The IFRC is committed to making this One Billion Coalition successful through our network of 17 million volunteers and 189 National Societies. We have a permanent presence in thousands of communities and stand ready to partner with like-minded stakeholders like yourselves. Together we can reach One Billion people – be in through disaster preparedness, risk reduction, providing access to water and food, strengthening community health, livelihoods, education, or other services.  

Availing myself of this opportunity, I would like to invite you, like-minded stakeholders  - to join in the co-creation of a One Billion coalition. To build our collective capacity and accountability in enabling individuals, households and communities to build their resilience to shocks and stresses, as a condition for ensuring sustainable development.

It is our duty to future generations to rally our efforts into building on local knowledge and generating real impact. We need to build throughout the humanitarian and development landscape, a culture of resilience that is explicitly participatory, inclusive, informed by and accountable to the people who are most at risk.  It is through these types of efforts that we will truly contribute to transforming the lives of the most vulnerable people and support their efforts to build resilient communities.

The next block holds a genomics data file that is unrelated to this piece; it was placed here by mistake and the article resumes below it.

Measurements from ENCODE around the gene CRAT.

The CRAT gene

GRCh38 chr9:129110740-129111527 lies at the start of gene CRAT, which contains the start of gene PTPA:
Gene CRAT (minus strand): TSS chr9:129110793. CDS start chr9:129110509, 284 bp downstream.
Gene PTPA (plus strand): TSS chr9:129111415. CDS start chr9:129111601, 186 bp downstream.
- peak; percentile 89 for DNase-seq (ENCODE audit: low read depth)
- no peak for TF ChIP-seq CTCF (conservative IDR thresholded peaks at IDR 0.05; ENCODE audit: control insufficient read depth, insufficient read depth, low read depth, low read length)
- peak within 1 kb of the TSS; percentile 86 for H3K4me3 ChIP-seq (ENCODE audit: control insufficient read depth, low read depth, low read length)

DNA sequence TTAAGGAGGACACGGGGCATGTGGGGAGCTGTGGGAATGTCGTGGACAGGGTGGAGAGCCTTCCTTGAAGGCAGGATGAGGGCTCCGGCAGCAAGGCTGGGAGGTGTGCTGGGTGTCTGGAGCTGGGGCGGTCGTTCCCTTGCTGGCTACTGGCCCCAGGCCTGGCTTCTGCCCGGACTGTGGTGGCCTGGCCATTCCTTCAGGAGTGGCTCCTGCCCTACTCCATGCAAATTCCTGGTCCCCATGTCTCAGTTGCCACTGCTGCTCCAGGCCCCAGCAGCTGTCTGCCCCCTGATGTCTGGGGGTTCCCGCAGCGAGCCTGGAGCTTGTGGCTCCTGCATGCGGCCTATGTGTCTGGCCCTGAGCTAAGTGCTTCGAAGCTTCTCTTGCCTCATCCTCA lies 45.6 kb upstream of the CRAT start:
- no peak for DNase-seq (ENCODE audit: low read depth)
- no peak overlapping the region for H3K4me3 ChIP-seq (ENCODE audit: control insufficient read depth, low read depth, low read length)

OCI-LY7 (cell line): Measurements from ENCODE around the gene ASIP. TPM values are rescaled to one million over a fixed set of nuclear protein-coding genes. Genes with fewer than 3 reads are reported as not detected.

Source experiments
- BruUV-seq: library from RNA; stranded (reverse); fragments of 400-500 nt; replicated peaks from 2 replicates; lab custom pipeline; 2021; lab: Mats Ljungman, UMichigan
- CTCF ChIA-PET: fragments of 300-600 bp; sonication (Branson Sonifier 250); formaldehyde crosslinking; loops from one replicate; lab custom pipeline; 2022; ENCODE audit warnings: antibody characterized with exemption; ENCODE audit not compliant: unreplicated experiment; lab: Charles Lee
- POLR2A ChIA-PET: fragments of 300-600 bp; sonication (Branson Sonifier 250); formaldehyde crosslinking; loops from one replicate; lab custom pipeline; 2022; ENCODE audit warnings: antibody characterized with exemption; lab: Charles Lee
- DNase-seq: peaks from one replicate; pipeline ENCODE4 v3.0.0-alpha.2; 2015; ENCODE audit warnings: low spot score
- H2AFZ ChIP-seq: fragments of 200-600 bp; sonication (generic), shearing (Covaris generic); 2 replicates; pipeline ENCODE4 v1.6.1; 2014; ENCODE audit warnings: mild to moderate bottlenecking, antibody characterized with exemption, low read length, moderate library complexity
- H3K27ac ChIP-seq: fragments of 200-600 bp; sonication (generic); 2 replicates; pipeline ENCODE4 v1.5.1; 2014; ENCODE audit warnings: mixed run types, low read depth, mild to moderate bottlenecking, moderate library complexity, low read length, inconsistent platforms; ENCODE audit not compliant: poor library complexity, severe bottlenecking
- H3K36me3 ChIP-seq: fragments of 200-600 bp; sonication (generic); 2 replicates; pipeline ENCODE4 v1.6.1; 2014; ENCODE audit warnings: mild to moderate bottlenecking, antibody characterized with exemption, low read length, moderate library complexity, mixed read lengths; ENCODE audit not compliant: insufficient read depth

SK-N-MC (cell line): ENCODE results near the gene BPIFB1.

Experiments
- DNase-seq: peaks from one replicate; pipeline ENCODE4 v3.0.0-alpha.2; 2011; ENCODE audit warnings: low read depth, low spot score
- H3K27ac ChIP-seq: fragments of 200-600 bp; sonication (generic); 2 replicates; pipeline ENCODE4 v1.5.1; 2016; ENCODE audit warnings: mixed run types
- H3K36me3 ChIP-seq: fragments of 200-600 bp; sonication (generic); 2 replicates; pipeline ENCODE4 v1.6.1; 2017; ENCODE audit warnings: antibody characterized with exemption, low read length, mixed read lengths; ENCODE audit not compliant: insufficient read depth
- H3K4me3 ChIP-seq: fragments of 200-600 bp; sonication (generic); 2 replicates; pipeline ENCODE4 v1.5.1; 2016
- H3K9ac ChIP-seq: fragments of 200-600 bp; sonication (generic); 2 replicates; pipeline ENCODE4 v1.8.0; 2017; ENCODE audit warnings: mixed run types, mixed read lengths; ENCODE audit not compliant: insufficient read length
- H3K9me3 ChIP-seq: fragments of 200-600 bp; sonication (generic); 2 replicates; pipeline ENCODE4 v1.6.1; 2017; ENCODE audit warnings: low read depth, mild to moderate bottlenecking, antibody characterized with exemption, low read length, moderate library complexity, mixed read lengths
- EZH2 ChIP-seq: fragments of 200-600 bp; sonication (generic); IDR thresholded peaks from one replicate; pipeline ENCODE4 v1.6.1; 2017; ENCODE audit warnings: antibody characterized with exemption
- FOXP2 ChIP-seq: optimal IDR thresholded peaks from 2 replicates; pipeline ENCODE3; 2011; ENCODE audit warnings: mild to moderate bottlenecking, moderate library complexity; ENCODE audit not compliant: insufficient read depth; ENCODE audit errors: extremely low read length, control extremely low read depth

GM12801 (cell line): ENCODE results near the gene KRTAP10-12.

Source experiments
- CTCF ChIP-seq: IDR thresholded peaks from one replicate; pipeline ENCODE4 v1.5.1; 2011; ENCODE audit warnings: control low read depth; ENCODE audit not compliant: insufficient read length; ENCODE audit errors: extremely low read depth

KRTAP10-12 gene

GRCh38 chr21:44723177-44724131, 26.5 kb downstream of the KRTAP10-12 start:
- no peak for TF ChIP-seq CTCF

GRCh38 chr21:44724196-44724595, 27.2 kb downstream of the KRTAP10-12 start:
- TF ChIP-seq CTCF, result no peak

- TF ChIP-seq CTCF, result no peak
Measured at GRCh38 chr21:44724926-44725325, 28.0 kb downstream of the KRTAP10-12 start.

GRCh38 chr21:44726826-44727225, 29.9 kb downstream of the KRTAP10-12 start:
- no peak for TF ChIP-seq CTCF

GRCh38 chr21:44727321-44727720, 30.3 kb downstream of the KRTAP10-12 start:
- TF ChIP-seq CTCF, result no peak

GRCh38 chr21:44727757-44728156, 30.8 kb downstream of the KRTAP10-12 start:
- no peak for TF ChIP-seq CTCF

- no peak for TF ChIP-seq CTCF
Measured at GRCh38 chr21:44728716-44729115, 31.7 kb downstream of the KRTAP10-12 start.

If the challenges are enormous, experience shows they are not insurmountable. But it is only by working together, in partnership, that we can hope to save our world.  

In conclusion, I would like to express my appreciation to  the Humanitarian Affairs Segment for its role in addressing the global humanitarian challenges and express my belief that under your effective stewardship, we will continue to make great strides toward a resilient world.

Thank you very much.

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The International Federation of Red Cross and Red Crescent Societies (IFRC) is the world's largest humanitarian organization, with 190 member National Societies. As part of the International Red Cross and Red Crescent Movement, our work is guided by seven fundamental principles; humanity, impartiality, neutrality, independence, voluntary service, unity and universality. About this site & copyright